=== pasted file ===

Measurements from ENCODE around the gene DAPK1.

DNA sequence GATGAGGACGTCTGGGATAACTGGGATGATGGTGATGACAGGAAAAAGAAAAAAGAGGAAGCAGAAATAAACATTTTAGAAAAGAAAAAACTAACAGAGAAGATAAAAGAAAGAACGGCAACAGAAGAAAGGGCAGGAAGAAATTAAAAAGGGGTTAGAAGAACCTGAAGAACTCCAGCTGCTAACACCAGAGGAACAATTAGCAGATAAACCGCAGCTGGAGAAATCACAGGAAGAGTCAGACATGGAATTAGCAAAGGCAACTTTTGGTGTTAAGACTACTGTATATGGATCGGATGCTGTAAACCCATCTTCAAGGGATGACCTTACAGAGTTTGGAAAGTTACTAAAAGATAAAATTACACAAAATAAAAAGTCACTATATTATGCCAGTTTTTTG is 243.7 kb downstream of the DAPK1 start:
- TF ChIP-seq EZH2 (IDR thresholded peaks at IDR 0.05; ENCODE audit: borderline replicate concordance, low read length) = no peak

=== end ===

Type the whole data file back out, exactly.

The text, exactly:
Measurements from ENCODE around the gene DAPK1.

DNA sequence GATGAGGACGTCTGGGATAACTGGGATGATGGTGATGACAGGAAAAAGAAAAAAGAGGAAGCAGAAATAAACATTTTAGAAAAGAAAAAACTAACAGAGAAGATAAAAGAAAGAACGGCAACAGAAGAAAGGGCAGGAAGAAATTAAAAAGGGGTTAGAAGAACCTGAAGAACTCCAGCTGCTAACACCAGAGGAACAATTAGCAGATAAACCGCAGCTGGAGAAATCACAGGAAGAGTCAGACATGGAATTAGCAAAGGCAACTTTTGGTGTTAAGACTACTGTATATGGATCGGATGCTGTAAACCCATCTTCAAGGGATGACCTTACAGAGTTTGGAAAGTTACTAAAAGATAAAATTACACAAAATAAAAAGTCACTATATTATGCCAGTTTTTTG is 243.7 kb downstream of the DAPK1 start:
- TF ChIP-seq EZH2 (IDR thresholded peaks at IDR 0.05; ENCODE audit: borderline replicate concordance, low read length) = no peak